Gluing in an unheated shop

kelLOGg

Bob
Senior User
Whether I'm using epoxy or Titebond I use a heating pad under the work and insulation on top to keep the wood near 70 deg. to cure within 24h. The problem is that a heating pad is great for small areas but when there are multiple small areas - not so. Ideally, I would like heating pads that plug into each other in series so I could snake them around to the area being glued. Really don't ant to use an electric blanket - too bulky and big and some jobs are too big to bring into the house. How do you with cold shops deal with this?
 

bowman

Board of Directors, Events Director
Neal
Staff member
Corporate Member
I also have an unheated shop. I bring my glue and finishing supplies inside my house.
 

Raymond

Raymond
Corporate Member
I also have an unheated shop. I bring my glue and finishing supplies inside my house.
+1 I take my glue ups in the house and put them in the bonus room (out of the wife's way) - keeps her happy that she doesn't have to work around them.
 

TBoomz

Ron
User
Is titebond still good to use after it's been frozen? I usually put those bottles aside; I don't want to risk a bad glue-up. But if glue is still good...
 

Gofor

Mark
Corporate Member
For what its worth:

I never glue Titebond below 55F degrees. (I tried it at 50 and it took forever to dry)

For temps below 70, I double the dry time at 60, and again at 55. To some extent, you can similarly shorten drying time-to-handling by the same amount, although humidity also plays a part (seems like higher humidity shortens the time above 70 but extends it below 70. That could just be my perception, but it sets very quickly at 90+ @ 70%, and very slowly at 55 and 70%)

In my experience, Titebond does not work well after it freezes. Tried once: Bonding was inconsistent and some places weren't set after overnight.
 

Melinapex

Mark
User
It probably never gets much below 50 in my unheated garage, but I glue up all the time and haven't had any problems. Overnight is my usual minimum dry time..
 

TBoomz

Ron
User
in reference to mark's comment about high heat. Is it possible to shorten a glue-up time by placing in oven [under low heat]? Or even microwaving?

I've microwaved plywood to soften the glue [bend it the plies] and the glue bond always held after cooling. But am asking about titebond or maybe even something like gorilla glue.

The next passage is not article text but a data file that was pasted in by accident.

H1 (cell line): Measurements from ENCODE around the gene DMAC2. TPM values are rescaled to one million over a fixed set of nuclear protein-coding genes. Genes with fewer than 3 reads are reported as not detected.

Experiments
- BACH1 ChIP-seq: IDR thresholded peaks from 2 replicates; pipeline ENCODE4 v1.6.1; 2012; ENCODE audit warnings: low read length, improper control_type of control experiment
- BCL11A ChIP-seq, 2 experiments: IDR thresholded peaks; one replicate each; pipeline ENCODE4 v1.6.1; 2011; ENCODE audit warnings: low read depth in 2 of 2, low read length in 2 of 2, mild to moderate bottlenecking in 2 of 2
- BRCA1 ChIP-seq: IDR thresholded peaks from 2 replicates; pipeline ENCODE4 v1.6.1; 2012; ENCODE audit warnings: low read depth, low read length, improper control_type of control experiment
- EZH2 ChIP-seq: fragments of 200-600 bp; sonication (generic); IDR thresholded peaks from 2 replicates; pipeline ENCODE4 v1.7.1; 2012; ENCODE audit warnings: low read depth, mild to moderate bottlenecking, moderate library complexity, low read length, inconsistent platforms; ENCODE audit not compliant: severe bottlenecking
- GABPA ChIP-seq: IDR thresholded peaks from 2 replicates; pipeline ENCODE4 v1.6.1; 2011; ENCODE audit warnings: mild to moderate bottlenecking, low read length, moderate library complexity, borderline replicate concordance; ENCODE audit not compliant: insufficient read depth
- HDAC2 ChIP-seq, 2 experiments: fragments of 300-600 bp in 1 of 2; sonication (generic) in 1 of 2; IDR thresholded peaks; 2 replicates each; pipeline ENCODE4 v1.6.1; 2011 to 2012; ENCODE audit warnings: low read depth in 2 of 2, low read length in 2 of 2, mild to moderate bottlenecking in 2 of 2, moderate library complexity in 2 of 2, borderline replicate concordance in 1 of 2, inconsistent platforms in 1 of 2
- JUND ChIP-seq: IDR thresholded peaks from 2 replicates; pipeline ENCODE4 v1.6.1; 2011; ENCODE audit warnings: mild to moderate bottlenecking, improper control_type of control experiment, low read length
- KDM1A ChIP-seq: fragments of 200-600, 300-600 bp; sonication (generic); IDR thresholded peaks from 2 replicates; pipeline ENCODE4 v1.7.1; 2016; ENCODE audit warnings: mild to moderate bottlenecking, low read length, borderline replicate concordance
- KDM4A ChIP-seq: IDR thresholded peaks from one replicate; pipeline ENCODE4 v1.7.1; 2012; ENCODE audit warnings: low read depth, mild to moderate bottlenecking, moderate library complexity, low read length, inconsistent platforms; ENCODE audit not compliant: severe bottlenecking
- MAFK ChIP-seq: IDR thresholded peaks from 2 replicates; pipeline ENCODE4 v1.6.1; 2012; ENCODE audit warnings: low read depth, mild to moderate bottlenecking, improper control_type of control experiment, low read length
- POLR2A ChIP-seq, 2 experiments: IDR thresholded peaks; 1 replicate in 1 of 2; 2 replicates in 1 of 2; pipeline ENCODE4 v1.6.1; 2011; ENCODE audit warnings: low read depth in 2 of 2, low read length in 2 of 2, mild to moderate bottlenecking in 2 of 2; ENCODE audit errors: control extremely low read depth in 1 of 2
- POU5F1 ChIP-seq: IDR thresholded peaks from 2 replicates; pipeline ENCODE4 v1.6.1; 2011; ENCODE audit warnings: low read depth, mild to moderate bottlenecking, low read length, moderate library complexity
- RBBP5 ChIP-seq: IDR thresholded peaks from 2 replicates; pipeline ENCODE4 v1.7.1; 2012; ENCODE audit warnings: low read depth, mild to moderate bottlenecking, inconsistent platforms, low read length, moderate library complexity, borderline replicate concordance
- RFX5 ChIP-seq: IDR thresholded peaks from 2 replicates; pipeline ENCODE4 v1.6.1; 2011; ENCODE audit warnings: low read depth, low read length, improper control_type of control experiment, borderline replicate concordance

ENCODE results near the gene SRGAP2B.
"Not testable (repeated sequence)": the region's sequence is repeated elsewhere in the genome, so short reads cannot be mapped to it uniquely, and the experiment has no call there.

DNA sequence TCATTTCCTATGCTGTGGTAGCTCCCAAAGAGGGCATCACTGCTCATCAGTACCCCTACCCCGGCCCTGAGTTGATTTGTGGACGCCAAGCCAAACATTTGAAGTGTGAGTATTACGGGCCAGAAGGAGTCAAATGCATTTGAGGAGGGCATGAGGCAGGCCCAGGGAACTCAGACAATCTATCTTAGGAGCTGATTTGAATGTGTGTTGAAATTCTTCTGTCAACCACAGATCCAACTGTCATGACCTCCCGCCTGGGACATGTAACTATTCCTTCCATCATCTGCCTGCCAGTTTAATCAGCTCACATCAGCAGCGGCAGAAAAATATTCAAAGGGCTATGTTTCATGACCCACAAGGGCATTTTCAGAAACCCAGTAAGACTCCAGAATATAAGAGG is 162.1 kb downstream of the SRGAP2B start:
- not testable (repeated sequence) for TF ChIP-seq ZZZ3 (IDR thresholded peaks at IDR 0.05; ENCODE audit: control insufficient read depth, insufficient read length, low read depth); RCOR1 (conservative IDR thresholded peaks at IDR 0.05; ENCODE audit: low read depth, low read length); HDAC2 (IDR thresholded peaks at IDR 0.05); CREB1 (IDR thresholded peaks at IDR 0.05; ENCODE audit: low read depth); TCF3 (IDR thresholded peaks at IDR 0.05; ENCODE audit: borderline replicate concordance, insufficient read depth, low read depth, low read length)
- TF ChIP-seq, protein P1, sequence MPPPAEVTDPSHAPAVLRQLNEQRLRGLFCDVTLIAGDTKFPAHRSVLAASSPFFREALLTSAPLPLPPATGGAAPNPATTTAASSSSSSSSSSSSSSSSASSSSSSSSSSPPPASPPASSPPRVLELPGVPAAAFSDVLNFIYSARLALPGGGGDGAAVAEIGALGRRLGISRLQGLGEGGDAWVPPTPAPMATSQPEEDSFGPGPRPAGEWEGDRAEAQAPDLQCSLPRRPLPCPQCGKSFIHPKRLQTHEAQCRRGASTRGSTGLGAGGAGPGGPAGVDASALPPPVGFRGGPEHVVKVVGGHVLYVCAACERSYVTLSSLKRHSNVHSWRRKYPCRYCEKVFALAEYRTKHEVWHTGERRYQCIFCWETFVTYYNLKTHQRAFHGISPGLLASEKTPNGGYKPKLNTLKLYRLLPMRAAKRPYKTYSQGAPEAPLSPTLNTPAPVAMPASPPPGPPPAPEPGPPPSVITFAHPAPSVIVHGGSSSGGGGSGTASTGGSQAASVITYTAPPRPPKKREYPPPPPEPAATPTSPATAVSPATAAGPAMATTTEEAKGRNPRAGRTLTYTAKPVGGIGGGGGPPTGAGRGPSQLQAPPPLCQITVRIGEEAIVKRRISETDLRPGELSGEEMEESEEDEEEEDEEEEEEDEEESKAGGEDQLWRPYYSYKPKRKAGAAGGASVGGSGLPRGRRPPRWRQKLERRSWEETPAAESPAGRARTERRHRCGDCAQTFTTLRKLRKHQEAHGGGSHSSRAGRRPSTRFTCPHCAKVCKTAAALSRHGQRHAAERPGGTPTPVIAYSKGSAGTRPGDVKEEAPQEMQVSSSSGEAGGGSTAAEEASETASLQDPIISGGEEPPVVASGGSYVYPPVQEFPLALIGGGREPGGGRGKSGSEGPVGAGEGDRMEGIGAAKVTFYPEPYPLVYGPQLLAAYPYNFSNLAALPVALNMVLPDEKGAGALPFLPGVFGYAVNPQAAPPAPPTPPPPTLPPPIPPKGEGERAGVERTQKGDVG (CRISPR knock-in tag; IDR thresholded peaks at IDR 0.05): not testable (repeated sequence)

BioAboreal

Ben
User
Well I've experienced working with titebond III right at 45 degrees, and having to use a heat source to get the temperature up to that point.

So for those of you that don't know, if the glue is at 35 degrees or so but not freezing , It will need to be warmed up. If you use the glue when its that cold, the glue will turn white and crystallize when used. its a easy dead giveaway if you've never glued panels up, at temperatures that cold.
 

Oka

Oka
Corporate Member
Folks no matter what anyone says or writes, in general if the manufacturer say it is ok to use @ 50deg ...by personal experience add 5 deg to the bottom number and minus 5 degrees to the top number. So use range is 50-110, then assume it functional range is 55-105. Personally, I try to keep to 10 degree rule. Remember, humidity can affect those ranges. This is true with glues and coatings
 

Henry W

HenryW
Senior User
Been there, done that, had to start over.
Amen - Been there, done that, had to start over.
For me it was an unheated shop where the glue did not set - project joints started coming apart when I sanded.... hmmmm?!?! Back up a step and re-do under warmer conditions was the answer.
 

Jeff

Jeff
Corporate Member
FYI. The glue and the materials to be glued should be above the recommended temperature. Maybe 60-65 minimum to be on the safe side.

 

TBoomz

Ron
User
It's snowing outside! But it's a wet snow and only 38F out. I can hear rain hitting the gutters. So, referencing Mark's comment about humidity..

Does anyone here use the foaming glues that require mating surfaces to be damped before clamping? With snow coming down, am figuring outside humidity to be above 90%, My shop isn't weather-tight, so can expect the humidity level to be [somewhat] affected inside.

How much of a role might the ambient humidity [inside] affect a glue-up - be it Titebond or foamies.
 

JimD

Jim
Senior User
I use a small electric space heater sometimes in my shop but that is it's only heat other than what may leak out of the house. But that is pretty limited because the rooms around it are not usually heated either (unless the kids come home). It's a little warmer in SC but I don't think my shop ever gets below the 50s inside. Certainly my Titebond doesn't freeze. Maybe it gets to 40s sometimes. It was kind of cool in there today but I didn't glue anything up.

I allow a little extra drying time but I pretty much assume that if it is warm enough in there for me to work, it is warm enough for the glue to set up. I let it dry overnight before stressing the pieces. But I turn the heater off when I leave.
 

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